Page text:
An interview with Lippincott’s new CXO and Head of Innovation, Chris Colborn, by Forbes’ Bruce Rogers
Bruce Rogers: Why the move to Lippincott and what do you hope to accomplish there?
Chris Colborn: I spent the last 20 years at R/GA and had a good opportunity to advance that organization, specifically around the notions of customer service, design thinking, and user experience. But I have come to recognize that some of the most significant shifts that happen in terms of creating new kinds of experiences, ones that yield meaningful business results, come from a combination of consumer-led understanding, mirrored and matched stride-for-stride with a purpose-led focus. Ultimately, taking a brand filter and understanding what a company stands for, and how that belief translates into the empowerment of its customers.
I moved to Lippincott to continue that pursuit, but to also step it up a lot more in terms of strategic rigor. There’s a partnership that Lippincott has with our parent company, Oliver Wyman (OW), a much larger business consulting firm, that can affect change in a more substantial way than a lot of the agencies are capable of today.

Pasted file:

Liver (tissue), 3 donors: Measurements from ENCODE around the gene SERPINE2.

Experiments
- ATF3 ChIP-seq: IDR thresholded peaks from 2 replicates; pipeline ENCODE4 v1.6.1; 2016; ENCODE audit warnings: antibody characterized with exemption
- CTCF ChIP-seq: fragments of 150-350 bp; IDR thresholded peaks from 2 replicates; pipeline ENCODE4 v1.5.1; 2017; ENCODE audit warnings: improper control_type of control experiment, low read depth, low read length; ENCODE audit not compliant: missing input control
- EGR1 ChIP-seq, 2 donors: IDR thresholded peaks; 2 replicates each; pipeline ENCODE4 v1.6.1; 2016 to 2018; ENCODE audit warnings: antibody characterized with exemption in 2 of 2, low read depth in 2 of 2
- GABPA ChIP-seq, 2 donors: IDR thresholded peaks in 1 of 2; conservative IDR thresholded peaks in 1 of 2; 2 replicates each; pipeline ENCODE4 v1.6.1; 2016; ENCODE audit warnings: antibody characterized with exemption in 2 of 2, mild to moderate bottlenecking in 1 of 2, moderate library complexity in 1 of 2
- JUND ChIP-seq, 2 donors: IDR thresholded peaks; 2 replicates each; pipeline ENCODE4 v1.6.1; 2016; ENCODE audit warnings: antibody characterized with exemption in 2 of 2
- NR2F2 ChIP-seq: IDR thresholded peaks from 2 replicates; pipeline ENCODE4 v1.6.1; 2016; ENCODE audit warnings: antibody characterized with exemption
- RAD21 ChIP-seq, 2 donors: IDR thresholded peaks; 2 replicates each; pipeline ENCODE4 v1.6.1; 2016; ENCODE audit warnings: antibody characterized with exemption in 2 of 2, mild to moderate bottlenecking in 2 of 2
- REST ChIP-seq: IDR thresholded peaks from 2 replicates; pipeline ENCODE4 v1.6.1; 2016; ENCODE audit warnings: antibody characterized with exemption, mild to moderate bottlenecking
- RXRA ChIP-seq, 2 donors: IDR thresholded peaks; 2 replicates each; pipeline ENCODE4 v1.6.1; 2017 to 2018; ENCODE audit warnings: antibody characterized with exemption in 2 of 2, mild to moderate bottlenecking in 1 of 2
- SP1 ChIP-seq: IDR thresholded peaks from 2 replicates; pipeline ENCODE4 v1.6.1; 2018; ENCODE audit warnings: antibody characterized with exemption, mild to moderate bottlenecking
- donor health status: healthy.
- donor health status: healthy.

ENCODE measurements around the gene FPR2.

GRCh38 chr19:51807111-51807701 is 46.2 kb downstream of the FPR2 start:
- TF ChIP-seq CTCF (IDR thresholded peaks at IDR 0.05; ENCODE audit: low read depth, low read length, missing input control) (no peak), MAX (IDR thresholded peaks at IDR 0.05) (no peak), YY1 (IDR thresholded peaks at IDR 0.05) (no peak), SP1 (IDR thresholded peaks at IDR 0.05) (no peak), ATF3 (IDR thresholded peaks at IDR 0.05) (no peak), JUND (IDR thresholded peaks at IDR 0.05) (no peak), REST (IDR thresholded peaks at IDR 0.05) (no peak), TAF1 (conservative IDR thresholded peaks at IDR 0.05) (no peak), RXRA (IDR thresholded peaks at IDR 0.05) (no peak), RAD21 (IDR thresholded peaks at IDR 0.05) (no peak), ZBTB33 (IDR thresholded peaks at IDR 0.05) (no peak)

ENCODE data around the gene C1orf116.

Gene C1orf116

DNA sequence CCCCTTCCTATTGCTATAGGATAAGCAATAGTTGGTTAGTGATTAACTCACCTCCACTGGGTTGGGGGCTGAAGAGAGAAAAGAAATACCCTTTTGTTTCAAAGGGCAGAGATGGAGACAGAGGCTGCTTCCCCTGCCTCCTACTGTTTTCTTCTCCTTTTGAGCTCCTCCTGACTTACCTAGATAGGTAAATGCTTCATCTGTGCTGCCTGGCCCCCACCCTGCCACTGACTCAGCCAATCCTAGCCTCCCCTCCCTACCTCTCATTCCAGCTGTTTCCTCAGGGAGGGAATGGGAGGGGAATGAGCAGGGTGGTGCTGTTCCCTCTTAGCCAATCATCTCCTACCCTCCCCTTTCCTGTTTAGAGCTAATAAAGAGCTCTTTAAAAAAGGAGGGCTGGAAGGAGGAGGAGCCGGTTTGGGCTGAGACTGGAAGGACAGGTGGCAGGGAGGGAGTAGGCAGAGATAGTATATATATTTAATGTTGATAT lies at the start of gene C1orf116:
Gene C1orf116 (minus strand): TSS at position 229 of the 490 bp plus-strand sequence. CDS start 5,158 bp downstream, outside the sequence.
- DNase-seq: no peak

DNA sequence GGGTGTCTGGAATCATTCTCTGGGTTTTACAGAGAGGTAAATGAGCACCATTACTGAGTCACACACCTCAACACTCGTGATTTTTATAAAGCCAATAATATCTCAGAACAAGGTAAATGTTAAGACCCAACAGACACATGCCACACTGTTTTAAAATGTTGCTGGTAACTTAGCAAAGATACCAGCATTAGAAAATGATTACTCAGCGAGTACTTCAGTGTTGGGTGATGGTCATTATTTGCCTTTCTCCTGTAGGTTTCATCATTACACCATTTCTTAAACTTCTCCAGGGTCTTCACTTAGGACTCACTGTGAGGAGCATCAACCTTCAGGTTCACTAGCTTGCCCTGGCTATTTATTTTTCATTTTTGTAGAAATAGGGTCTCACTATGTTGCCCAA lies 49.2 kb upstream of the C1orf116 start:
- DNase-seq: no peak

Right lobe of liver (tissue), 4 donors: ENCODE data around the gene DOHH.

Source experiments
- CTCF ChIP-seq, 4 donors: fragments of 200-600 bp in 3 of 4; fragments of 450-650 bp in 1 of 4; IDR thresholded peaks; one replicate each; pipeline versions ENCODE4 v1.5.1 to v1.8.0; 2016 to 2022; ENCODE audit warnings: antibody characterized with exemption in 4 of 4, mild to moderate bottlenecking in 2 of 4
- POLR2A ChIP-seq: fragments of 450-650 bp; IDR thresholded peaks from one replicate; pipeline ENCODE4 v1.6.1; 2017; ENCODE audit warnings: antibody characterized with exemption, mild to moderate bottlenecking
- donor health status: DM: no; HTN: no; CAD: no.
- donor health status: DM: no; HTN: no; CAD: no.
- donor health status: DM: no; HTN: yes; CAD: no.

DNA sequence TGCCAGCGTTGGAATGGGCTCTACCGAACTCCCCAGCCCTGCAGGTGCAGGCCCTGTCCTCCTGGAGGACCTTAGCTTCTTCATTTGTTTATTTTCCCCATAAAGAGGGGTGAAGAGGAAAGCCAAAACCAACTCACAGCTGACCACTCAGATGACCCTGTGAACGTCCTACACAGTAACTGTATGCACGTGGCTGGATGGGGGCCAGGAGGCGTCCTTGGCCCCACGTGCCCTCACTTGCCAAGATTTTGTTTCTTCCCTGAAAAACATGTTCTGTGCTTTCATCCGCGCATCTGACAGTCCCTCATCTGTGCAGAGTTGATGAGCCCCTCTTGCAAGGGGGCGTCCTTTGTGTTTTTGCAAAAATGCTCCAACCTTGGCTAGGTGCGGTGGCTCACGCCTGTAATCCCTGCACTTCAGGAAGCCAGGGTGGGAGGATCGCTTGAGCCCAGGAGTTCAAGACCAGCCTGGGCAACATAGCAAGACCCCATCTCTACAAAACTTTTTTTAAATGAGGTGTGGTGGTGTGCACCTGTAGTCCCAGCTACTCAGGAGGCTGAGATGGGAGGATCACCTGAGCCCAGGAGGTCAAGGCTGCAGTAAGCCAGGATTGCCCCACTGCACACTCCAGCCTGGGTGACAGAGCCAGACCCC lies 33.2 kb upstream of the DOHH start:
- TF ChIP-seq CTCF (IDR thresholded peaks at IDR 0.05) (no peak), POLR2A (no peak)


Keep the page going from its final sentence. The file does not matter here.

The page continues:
I do think Lippincott is very well positioned for the next phase—of how to take consumer insights, combined with purpose-driven thinking, to create experiences and impact that really make a difference in the world.
Rogers: R/GA founder Bob Greenberg is universally acclaimed as one of the great innovators and creative people in the world today, so what was it like working with him?
Colborn: Working with Bob was great. I came on board in 1998 when the company was still a production company. They really reinvented commercial production. I was free to develop a bunch of capabilities and practices; I opened up new offices. It was a very entrepreneurial company and what Bob did was to relentlessly drive that pioneering spirit. He was always looking for a new edge. That relentless focus on innovation is critical and in fact, that’s a lot of what we’re doing right now at Lippincott, too, in partnership with OW. The market is different now. There’s more opportunity to create change through innovation, as a way to help businesses that are facing lots of disruption around shifting consumer behavior.
A leader in purpose-led innovation instills a culture that pushes agility, while truly understanding where the brand comes from.
Rogers: How do you take brand purpose and generate business results out of it?